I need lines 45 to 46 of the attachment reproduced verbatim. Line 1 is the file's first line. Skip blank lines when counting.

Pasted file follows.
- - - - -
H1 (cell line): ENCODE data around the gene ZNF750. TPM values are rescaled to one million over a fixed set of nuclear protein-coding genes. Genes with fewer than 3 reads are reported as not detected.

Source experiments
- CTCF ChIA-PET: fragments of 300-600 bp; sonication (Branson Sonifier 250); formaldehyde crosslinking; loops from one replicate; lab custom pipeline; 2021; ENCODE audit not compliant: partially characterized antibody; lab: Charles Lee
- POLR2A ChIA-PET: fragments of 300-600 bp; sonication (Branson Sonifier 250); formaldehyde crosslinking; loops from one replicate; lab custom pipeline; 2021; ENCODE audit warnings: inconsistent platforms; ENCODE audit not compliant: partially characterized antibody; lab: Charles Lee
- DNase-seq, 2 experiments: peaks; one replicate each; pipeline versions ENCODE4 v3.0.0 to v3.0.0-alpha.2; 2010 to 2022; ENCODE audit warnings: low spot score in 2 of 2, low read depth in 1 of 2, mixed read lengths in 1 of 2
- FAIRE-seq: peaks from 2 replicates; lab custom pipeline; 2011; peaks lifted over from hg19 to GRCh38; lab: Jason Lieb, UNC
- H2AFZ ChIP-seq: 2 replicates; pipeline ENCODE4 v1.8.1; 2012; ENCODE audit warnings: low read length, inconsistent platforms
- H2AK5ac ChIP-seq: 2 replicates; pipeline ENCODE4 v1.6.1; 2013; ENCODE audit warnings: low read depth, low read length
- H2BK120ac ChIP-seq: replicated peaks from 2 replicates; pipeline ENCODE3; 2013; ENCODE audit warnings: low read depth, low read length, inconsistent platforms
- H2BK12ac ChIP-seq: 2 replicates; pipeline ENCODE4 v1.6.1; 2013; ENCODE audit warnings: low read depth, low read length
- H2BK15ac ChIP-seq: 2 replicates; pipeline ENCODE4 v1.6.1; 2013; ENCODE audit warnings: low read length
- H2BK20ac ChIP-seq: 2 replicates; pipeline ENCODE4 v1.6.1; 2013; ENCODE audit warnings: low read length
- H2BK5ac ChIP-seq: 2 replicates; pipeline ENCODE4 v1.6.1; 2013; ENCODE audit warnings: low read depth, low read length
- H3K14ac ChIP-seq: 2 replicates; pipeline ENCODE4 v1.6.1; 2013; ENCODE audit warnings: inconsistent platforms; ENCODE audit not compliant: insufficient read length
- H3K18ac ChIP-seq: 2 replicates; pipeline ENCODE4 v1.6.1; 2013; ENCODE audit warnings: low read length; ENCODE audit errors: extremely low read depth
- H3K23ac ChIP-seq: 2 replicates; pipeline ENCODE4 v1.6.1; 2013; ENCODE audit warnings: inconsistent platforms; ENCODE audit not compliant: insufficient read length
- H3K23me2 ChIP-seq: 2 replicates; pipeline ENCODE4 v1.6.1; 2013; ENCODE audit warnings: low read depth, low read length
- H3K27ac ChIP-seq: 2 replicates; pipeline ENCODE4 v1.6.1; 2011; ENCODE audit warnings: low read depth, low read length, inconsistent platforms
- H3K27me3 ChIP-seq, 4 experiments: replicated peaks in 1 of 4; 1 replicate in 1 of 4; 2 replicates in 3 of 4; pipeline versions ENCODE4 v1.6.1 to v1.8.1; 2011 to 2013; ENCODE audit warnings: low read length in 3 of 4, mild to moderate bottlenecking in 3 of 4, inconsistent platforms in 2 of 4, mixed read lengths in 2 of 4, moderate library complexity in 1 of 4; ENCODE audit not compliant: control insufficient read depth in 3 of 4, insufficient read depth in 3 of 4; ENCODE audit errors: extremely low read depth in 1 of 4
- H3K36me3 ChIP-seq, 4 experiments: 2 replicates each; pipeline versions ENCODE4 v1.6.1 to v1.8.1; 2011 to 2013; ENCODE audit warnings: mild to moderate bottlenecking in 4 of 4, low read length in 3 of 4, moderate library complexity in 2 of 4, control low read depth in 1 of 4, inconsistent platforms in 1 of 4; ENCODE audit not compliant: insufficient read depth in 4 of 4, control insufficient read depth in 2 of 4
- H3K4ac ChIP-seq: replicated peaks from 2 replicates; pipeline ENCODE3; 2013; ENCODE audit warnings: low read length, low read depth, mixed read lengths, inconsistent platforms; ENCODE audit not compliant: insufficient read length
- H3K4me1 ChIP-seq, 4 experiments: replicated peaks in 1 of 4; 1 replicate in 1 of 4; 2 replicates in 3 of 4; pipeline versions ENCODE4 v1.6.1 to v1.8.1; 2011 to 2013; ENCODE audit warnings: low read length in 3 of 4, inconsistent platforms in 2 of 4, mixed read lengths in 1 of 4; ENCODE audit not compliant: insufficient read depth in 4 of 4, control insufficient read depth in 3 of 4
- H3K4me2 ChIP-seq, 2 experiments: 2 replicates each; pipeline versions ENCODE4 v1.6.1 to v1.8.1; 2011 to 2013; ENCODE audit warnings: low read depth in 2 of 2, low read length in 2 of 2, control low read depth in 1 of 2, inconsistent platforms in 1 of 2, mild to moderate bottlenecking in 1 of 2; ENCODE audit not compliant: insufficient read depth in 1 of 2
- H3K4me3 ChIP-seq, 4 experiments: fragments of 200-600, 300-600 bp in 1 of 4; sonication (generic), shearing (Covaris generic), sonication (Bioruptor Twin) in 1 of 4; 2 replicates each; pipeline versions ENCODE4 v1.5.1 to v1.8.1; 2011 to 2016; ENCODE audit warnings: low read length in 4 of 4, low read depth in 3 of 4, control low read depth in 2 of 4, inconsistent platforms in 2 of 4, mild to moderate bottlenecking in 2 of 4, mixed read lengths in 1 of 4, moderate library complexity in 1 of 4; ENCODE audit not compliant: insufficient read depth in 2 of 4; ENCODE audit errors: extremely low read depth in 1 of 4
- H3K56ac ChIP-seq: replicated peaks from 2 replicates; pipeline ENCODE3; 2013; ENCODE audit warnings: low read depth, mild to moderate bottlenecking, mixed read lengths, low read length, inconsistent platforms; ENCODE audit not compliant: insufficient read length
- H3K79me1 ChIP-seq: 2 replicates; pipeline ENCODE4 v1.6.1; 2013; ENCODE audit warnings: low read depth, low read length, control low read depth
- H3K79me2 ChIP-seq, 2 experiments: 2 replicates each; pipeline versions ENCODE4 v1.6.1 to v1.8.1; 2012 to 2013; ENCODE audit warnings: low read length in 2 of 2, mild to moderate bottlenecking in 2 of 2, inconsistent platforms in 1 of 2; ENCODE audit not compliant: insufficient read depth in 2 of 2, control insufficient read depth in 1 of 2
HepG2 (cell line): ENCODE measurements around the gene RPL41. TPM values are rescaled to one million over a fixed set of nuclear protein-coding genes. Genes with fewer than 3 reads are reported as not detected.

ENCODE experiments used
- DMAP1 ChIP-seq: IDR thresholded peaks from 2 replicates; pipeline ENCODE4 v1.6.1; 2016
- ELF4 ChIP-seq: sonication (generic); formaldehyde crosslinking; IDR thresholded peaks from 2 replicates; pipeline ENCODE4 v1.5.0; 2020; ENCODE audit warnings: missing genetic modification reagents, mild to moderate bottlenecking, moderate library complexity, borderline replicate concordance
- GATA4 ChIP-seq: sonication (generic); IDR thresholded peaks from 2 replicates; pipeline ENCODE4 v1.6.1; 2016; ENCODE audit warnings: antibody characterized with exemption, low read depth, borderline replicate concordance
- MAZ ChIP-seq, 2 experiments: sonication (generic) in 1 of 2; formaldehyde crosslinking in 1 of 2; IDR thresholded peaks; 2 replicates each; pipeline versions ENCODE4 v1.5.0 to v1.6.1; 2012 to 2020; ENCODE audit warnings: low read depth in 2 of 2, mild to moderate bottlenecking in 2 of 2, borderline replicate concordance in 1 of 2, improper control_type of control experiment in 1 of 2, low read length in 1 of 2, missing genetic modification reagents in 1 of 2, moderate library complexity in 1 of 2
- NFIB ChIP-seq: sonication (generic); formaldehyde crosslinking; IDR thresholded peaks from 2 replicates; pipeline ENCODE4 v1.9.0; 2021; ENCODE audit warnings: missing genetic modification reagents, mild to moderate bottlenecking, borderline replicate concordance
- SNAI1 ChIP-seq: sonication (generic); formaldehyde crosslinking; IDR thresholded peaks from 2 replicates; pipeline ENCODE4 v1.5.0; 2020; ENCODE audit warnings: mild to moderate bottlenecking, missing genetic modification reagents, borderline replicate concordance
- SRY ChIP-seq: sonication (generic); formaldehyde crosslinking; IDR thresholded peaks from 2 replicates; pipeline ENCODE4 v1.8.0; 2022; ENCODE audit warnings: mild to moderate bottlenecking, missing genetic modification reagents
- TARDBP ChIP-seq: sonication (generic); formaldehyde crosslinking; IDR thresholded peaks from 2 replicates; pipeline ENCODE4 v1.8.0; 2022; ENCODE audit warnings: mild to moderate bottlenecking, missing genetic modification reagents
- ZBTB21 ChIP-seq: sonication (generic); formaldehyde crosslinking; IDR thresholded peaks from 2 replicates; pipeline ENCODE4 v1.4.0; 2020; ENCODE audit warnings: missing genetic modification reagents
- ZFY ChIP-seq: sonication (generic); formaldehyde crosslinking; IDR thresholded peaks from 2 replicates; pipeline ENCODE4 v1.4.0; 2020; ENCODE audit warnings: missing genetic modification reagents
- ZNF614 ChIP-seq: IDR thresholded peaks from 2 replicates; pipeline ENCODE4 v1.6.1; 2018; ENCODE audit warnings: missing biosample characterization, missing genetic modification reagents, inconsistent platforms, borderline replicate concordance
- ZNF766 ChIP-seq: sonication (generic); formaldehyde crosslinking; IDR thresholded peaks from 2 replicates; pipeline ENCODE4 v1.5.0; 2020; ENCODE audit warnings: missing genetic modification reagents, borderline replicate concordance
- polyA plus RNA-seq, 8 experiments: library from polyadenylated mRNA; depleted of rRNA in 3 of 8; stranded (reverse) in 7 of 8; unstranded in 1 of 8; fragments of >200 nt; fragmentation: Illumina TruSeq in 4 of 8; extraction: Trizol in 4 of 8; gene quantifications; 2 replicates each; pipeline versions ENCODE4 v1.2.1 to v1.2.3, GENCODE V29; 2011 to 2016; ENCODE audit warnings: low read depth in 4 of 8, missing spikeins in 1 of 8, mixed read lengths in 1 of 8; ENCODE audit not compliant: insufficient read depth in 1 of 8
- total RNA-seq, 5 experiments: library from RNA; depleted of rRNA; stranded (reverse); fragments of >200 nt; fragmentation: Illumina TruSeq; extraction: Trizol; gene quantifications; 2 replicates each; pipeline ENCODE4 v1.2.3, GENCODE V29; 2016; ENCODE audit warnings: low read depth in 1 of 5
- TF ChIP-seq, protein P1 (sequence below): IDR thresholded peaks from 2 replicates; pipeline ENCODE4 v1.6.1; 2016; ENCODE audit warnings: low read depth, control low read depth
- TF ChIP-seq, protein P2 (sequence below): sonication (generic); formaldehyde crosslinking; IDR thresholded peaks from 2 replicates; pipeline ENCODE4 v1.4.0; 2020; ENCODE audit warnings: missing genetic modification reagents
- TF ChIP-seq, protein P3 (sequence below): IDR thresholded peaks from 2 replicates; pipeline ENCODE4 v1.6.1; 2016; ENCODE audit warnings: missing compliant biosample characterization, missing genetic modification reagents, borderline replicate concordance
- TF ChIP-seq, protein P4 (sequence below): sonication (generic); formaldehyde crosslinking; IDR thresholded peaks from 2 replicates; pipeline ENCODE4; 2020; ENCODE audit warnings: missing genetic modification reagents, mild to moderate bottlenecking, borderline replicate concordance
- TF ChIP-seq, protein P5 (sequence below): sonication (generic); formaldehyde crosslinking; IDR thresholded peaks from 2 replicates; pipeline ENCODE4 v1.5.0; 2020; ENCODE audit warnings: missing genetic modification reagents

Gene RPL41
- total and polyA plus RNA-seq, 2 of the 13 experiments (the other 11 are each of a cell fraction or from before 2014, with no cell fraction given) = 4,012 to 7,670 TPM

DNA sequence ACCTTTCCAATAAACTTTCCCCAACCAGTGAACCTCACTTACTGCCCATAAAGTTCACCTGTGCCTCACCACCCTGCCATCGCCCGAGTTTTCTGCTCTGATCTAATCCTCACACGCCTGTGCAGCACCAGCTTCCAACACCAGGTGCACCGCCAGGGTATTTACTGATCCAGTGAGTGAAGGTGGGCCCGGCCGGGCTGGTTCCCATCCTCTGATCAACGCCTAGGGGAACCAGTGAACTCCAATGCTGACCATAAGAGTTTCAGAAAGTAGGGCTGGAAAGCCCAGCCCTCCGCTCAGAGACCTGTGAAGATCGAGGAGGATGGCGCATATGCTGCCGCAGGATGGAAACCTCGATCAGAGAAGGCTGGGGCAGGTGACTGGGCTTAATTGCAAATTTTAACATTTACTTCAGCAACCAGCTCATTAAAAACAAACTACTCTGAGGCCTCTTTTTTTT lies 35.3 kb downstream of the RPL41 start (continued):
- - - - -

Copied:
- TF ChIP-seq, protein P2 (sequence below): sonication (generic); formaldehyde crosslinking; IDR thresholded peaks from 2 replicates; pipeline ENCODE4 v1.4.0; 2020; ENCODE audit warnings: missing genetic modification reagents
- TF ChIP-seq, protein P3 (sequence below): IDR thresholded peaks from 2 replicates; pipeline ENCODE4 v1.6.1; 2016; ENCODE audit warnings: missing compliant biosample characterization, missing genetic modification reagents, borderline replicate concordance